A Double-crested Cormorant with fish hook injuries


The news this week that an estimated 400,000 seabirds die in gill nets annually underscores just how much of a problem fishing methods can be for the planet’s aquatic birds. Beyond the headlines, we see injuries resulting from hooks, lures and monofilament every day at our wildlife care centers. That’s why International Bird Rescue has heartily supported initiatives to reduce fishing gear in the environment.

Among the birds in care this week at our Los Angeles wildlife center was this Double-crested Cormorant (Phalacrocorax auritus), recently brought to us from El Dorado Nature Center, where it appeared lethargic, emaciated and not so wary of humans, as it naturally should be.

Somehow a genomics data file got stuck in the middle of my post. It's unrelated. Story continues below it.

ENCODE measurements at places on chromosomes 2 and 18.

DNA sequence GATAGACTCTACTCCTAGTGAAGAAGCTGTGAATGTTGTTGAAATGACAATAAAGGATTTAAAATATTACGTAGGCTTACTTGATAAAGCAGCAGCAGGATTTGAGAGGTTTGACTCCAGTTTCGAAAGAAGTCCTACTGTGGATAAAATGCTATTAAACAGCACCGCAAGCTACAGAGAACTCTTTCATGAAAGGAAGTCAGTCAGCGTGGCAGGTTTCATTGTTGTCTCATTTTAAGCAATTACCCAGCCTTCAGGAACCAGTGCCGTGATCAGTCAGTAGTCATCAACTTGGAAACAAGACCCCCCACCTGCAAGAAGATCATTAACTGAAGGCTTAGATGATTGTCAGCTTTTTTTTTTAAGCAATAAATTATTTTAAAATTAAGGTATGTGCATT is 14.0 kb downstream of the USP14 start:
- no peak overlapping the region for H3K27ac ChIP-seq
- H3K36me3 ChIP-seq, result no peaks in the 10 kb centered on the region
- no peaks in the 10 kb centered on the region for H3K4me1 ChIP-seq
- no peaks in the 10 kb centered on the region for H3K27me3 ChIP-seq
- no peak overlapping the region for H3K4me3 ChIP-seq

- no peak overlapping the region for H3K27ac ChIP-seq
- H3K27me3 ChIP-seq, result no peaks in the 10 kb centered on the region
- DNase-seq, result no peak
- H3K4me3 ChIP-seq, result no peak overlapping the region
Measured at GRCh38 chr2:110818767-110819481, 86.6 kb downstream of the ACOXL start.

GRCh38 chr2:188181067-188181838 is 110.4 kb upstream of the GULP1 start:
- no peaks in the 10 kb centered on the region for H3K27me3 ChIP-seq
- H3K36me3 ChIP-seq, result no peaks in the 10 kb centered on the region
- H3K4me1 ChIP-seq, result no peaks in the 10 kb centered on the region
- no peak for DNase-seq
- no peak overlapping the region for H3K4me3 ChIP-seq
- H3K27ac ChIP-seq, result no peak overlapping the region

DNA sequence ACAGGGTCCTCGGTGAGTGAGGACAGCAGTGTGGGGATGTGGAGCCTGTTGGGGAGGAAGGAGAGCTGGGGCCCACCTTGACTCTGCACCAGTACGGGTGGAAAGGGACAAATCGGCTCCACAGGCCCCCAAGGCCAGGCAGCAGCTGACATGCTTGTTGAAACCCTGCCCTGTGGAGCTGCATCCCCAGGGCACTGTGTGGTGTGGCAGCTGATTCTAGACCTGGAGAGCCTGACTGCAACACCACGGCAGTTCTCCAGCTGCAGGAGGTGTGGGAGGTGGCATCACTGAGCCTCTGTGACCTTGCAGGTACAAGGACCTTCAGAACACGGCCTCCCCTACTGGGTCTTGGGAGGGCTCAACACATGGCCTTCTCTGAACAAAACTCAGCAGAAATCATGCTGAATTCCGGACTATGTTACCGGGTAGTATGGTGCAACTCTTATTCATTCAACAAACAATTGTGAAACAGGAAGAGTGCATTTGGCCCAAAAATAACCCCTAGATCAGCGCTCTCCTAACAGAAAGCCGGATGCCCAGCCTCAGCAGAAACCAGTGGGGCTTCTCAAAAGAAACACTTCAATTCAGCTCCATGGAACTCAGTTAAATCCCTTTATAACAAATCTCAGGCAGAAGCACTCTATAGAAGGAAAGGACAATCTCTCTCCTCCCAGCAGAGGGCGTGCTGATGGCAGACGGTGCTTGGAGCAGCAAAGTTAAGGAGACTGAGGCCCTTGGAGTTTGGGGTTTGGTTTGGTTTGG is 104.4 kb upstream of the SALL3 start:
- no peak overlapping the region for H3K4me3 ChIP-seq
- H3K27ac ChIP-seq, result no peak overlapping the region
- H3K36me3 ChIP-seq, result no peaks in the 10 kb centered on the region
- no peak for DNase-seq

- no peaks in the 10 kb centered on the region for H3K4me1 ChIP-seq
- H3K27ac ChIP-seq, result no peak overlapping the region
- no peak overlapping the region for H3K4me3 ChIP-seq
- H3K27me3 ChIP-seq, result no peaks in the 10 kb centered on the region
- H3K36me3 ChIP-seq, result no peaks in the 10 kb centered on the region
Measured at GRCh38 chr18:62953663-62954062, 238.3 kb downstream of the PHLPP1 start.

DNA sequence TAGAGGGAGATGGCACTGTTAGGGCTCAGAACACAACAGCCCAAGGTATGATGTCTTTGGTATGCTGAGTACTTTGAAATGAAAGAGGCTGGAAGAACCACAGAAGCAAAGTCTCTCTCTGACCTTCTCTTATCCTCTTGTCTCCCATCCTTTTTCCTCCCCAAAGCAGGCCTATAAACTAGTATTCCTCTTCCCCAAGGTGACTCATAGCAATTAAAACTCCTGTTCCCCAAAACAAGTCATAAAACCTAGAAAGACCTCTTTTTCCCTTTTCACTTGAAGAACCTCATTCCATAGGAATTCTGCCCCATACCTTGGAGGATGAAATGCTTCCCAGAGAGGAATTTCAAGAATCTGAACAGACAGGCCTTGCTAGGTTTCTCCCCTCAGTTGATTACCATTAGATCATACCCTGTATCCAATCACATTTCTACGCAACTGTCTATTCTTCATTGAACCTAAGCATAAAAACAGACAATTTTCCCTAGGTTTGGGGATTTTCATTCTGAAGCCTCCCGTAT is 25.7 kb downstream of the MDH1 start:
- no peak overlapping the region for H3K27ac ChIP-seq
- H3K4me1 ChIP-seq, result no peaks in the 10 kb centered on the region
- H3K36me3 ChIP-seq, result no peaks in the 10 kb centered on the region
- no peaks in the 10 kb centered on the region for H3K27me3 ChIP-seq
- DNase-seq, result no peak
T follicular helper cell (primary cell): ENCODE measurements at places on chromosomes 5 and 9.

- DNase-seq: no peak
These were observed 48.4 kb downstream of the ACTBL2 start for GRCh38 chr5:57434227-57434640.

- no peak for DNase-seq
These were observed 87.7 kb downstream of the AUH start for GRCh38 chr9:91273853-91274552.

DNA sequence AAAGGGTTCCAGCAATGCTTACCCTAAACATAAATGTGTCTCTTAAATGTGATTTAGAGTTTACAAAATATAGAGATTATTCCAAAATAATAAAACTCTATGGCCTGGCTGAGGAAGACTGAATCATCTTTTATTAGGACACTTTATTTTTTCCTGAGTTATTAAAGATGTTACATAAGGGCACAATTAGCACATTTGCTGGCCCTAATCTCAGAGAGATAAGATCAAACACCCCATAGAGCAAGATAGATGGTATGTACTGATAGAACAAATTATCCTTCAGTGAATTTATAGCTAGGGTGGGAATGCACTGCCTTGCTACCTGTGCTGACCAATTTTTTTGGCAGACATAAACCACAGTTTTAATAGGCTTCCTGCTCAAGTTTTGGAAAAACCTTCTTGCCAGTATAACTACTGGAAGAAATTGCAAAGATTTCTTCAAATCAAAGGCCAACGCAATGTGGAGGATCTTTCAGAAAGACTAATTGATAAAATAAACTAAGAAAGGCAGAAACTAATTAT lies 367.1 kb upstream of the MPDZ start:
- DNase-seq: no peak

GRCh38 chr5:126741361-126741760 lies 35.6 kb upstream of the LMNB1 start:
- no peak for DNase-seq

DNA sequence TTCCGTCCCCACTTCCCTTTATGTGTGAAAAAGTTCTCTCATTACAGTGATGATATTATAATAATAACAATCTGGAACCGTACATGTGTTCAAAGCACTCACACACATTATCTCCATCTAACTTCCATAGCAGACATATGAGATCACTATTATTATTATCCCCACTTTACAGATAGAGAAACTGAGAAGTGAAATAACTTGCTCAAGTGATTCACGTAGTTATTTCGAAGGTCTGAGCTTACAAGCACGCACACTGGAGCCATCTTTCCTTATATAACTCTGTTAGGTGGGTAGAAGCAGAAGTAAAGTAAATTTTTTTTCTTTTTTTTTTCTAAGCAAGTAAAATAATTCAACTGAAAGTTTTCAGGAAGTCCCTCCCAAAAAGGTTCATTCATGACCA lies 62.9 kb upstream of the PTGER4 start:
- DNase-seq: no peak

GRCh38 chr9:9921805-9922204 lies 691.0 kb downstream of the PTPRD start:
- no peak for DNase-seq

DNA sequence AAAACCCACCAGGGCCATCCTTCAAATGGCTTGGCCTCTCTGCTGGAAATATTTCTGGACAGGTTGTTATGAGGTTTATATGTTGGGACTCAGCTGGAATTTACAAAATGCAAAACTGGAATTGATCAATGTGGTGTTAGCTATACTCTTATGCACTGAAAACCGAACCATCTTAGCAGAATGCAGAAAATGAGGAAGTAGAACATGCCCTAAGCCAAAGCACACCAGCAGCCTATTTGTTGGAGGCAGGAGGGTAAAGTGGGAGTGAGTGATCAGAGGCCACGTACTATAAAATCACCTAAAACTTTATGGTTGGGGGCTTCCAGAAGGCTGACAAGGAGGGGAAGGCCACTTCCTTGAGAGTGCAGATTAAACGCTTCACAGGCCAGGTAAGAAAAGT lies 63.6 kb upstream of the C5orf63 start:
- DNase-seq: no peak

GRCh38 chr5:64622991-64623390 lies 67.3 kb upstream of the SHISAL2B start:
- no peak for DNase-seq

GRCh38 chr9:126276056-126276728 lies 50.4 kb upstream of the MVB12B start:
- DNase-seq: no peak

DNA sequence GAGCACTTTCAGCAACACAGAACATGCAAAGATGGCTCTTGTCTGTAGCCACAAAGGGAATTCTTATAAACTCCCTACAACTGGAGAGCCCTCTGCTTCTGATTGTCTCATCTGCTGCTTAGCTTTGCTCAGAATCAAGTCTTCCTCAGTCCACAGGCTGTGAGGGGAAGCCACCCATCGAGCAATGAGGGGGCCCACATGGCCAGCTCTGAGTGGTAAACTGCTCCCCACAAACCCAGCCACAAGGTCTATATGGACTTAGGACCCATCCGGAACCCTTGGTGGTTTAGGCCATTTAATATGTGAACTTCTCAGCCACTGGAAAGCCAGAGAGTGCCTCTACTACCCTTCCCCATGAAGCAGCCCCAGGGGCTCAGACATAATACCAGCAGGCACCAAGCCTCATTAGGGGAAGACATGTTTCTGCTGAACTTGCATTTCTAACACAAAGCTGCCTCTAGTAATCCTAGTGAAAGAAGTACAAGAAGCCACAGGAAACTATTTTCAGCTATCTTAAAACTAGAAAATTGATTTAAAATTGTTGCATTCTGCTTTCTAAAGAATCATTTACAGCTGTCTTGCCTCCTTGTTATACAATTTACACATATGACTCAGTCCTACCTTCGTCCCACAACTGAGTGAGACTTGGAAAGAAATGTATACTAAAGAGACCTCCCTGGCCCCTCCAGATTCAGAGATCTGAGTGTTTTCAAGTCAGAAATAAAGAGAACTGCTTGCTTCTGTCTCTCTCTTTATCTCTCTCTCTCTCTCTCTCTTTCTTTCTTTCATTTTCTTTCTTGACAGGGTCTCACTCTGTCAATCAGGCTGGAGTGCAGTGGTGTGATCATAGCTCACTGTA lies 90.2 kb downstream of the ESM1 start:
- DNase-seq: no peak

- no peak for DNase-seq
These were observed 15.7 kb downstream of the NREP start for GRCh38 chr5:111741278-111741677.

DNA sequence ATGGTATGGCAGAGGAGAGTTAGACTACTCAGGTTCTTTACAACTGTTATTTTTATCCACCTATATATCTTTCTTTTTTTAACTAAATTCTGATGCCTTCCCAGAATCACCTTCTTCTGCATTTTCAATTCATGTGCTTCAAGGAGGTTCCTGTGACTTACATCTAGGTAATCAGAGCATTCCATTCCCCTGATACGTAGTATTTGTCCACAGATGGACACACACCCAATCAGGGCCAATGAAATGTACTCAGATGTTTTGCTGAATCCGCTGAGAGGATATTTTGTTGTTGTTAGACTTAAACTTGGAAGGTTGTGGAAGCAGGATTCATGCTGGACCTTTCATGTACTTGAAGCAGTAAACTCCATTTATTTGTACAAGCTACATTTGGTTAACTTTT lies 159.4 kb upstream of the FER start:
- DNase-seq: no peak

The cormorant’s temperature was below normal upon intake. After a supplemental tubing, staff checked on the bird minutes later and noticed this animal had regurgitated its food — as well as a small amount of monofilament fishing line, which dangled from the side of its mouth.

Our staff did some further investigation of the esophagus region and located a hook that was stuck about halfway down the cormorant’s throat. The team succeeded in extracting the fish hook. But sadly this bird did not ultimately survive, mostly likely having starved from not being able to eat due to the fish hook and line, notes IBR director Jay Holcomb.

We can all help to reduce the amount of waste in our oceans and waterways. Find out how you can get involved at California Lost Fishing Gear Recovery Project and Coastal Clean-Up Day on September 21.

DCCO hook-Neil Uelman

More recent posts on cormorants:

Birds getting caught in Marina del Rey tree nets

The Release Files: A cormorant found hanging in a tree net returns home

The Birder’s Report: Double-crested Cormorants